|Right-wing Israelis establish one of the first West Bank settlements on December 8, 1975 [GALLO/GETTY] |
As Israel prepares to commemorate its 60th anniversary in May, some academics, scholars and journalists are pausing to reflect on the ambitions and aspirations that fuelled the country's 1948 independence - and whether those reasons still resonate today.
David Rubinger, an Israeli photojournalist who witnessed and photographed the country's birth in 1948, told Al Jazeera: "I will with absolute pride say never in history have 600,000 people achieved in 60 years what these 600,000 people achieved in 1948."
"I think it's historically unprecedented. At the same time, I'm not proud of what Israel has done since 1967," he said.
Rubinger was in London last week, along with other Jewish, Israeli and Palestinian historians, writers and journalists for Jewish Book Week, an annual event which was this year dedicated to "Israel at 60".
He has enjoyed a ringside seat - camera in hand - at every major historical event that has shaped the country's history.
Rubinger - whose first professional photograph depicted a group of young Jews celebrating the UN partition plan - remembers well the early idealism of those days, as well the difficulties that followed.
"The early idealism of Zionism that this was going to benefit the Middle East didn't come true, unfortunately," he said.
"The moment you become an occupying force, you lose your moral strength. I look at the Palestinians today and I say they may be suffering, but morally they're becoming stronger every day while we become morally weaker every day."
Fighting for its soul
But Menahem Brinker, founder of the Israeli peace movement Peace Now, believes that Israel's morality 60 years on is not in question.
He says it is kept alive by the fact that many of its citizens continue to protest the occupation, even when protest is unpopular.
"Morally it is not collapsing, [Israel] fights all the time for its soul," he said.
"Israel has been in a crisis from the day it was born. It survives with the crisis."
Benny Morris is an Israeli historian and the founder of the revisionist New Historians whose writing was – controversially - the first to re-examine many of the documents relating to the founding of Israel.
Like Brinker, he disagrees with the continued occupation of the West Bank but feels Israel's morality is not at stake.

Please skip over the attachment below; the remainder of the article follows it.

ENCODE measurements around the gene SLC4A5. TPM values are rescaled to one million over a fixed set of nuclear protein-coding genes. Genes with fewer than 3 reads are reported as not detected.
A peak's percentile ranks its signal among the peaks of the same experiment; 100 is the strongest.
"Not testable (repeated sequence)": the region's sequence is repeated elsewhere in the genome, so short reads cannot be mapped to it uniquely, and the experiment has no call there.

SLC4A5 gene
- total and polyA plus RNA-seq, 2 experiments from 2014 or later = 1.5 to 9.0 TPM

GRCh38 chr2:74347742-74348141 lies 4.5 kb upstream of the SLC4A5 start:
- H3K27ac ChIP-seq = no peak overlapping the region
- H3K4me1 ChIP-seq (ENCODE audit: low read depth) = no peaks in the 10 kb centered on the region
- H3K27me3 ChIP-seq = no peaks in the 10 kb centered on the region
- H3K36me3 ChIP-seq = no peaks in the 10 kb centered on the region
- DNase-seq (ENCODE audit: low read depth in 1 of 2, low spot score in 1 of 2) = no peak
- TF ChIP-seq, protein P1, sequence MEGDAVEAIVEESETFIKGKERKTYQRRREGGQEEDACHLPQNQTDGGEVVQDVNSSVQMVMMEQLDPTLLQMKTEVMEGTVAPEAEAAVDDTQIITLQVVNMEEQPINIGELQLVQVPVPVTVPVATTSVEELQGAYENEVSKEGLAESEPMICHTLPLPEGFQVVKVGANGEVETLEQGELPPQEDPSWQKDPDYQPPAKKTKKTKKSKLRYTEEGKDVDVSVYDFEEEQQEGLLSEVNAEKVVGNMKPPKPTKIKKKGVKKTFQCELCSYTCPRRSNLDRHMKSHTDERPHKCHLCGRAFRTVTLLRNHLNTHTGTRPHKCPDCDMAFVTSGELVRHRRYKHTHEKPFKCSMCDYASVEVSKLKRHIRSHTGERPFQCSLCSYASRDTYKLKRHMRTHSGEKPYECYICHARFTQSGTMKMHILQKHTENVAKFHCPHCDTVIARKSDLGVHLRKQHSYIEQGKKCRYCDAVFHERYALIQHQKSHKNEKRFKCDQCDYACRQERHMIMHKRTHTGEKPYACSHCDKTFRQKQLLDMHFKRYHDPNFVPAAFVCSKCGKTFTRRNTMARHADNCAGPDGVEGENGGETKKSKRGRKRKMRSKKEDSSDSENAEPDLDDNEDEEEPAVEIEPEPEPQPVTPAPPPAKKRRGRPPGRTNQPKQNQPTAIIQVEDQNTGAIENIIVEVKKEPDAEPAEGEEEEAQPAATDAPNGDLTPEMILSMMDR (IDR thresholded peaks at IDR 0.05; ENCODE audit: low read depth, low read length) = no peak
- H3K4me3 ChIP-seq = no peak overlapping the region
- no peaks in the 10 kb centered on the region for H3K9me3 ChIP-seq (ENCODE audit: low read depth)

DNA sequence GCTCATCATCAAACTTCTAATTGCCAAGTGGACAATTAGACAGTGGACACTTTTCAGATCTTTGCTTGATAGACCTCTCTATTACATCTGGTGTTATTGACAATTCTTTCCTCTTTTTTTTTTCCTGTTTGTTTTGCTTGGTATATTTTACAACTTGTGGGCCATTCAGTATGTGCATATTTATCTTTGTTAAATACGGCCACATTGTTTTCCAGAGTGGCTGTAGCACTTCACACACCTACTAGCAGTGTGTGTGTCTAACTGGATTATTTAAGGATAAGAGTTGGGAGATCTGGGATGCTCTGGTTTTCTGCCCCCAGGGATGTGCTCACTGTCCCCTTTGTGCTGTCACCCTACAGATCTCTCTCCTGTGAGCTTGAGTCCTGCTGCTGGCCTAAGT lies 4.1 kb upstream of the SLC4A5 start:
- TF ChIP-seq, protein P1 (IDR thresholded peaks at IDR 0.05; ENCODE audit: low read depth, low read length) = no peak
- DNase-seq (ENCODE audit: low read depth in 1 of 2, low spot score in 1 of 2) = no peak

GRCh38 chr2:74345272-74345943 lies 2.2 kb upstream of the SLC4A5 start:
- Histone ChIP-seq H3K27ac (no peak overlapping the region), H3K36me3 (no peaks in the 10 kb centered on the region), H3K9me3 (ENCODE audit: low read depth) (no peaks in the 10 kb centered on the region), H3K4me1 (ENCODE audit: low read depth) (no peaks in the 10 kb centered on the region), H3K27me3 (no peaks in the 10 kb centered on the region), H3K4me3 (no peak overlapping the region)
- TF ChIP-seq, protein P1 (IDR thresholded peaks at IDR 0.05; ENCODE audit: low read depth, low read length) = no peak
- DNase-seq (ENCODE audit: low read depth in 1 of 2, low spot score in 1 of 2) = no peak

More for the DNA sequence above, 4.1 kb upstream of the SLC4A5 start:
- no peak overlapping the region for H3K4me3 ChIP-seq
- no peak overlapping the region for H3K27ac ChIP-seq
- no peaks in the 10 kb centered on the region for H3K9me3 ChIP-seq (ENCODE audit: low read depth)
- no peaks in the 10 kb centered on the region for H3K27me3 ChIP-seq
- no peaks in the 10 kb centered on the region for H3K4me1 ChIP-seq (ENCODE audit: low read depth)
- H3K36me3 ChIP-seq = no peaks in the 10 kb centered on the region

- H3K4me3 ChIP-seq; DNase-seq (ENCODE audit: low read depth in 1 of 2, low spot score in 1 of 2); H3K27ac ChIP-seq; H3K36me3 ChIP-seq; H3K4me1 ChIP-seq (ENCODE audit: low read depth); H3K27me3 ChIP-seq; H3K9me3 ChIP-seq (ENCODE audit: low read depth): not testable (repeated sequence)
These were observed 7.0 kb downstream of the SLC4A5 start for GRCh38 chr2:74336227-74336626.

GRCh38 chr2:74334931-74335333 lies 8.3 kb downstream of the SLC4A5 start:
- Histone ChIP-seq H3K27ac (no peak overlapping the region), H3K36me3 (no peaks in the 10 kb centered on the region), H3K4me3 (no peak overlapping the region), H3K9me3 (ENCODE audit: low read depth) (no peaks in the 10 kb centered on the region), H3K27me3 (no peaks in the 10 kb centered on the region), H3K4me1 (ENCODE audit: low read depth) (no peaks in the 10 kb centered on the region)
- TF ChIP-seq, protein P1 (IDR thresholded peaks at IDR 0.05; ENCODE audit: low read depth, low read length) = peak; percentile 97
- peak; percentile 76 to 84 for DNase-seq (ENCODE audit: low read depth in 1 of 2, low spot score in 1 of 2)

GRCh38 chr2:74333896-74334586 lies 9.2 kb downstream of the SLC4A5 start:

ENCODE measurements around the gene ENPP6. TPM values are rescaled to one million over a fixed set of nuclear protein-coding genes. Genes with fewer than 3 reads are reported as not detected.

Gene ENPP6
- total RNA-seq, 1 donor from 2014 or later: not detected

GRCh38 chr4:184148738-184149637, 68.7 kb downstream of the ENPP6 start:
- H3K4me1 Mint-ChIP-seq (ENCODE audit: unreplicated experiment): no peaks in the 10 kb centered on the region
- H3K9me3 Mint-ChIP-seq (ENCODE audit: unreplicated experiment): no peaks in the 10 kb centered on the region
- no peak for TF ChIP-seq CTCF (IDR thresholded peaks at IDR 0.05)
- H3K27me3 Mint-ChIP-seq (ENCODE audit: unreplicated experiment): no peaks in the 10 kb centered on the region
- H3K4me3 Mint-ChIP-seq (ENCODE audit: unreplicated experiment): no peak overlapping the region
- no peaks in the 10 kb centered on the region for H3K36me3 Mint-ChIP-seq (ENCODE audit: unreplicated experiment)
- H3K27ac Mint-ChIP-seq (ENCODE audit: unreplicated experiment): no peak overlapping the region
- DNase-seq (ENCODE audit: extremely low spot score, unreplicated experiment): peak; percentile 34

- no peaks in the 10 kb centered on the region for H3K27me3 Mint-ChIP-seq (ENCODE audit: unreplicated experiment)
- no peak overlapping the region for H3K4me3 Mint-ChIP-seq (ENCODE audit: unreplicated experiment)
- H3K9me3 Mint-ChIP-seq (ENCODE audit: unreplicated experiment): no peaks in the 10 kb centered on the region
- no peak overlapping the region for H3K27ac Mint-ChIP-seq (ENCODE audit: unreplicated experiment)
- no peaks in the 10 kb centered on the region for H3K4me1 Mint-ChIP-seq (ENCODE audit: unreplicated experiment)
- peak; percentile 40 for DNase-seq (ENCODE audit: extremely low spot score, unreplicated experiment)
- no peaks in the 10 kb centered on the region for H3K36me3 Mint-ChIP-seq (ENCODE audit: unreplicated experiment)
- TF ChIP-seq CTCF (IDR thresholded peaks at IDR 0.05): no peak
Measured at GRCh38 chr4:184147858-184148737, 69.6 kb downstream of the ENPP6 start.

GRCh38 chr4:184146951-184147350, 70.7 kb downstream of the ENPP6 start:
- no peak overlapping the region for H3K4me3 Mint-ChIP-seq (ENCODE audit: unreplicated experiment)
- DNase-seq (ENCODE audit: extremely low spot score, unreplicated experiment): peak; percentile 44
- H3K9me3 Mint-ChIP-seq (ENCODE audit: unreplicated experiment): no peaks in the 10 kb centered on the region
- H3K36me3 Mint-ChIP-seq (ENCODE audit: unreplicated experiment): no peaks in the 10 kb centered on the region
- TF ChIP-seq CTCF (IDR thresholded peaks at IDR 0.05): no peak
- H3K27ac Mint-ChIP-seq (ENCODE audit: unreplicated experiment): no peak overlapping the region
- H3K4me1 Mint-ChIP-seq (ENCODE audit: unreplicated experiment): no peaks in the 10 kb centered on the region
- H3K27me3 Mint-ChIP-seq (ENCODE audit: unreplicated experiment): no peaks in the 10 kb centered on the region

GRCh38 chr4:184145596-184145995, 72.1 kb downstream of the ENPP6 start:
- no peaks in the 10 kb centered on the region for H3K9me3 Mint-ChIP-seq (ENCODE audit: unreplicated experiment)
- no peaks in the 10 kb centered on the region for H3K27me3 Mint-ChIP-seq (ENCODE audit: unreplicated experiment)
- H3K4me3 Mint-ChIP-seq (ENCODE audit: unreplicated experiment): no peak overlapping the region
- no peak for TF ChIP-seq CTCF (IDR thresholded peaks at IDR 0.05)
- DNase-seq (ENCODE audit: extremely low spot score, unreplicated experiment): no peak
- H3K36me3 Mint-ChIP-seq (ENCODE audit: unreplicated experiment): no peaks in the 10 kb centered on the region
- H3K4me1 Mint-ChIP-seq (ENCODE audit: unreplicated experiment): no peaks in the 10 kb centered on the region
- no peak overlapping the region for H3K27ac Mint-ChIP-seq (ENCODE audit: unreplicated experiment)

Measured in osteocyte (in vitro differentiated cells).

"Occupying another people in general is immoral ... but I don't think that has turned Israel into an immoral country," he told Al Jazeera.
"In some way you can blame Israel for maintaining the occupation, but in some way you can blame the Arabs for forcing Israel to maintain the occupation.”
Zionism has failed
Sari Nusseibeh, the president of Jerusalem's Al-Quds University and one of Jewish Book Week's two Arab guests, believes the Zionist project in Palestine has been a failure.
|Herzl believed he was creating a western |
democracy in the Middle East [GALLO/GETTY]
"Did the Zionist project succeed after 60 years? My answer is no. Assuming that it was aimed at finding a secure haven for the Jewish people, I don't think it has because it is neither secure nor is it a haven nor is it now a place where only Jews live."
"It is, as far as I'm concerned, a tragedy. I understand it is for Israelis a very beautiful thing, but this is life."
But Morris believes that despite its shortcomings and the occupation, there are many positive qualities about Israel.
He told Al Jazeera: "[Theodore] Herzl [the father of modern Zionism] and most of the founders thought they would be establishing a Western democracy, an enlightened area in an area which they thought was dark and barbaric.”
"And they did establish a democracy. It's got a lot of problems, but it's also got a lot of light."
He agrees with Nusseibeh that the original goal of Israel's founders was only partially achieved: "Zionism has been a success in that it established a state ... but it's a very dangerous place for the Jews. It's a place which is ultimately under existential threat. In that sense it didn't actually realise the dreams of the founders."
Nusseibeh, who has been involved in numerous peace initiatives and helped draft the Palestinian National Council's 1988 Declaration of Independence, also believes perceptions have changed, though there is still much more to be done, particularly on the Palestinian side.
"Some 20, 30 years ago you had very few voices in Israel that were openly self-critical and they were not very popular in Israel," he said.
"But I think people are coming to realise that Israel did not go through an immaculate conception. It was a bloody birth."
"I think the Israelis are ahead of [the Palestinians] in terms of self-reflection," he adds. "With the Palestinians it’s still a process ... this kind of thinking is not something we engage in very much."
For Morris, Israel's 60th birthday may not hold any special symbolism, but it does offer enough distance to closely re-examine the events of Israel’s establishment.
"The closer you were to 1948, the more difficult it was to actually look at things objectively and critically. The further we are from 1948, the easier it is to take a step back and try to describe things truthfully."
This emphasis on truth, in a history so often subject to interpretation, is raised many times during any discussion of Israeli-Palestinian issues. But, as Rubinger points out, it will always remain subjective and selective.
"The best role you can play is telling the truth, but in the old days ... they could tell the whole story and go into the background," he said.
"Modern journalism doesn't allow that. We're getting only glimpses of the truth."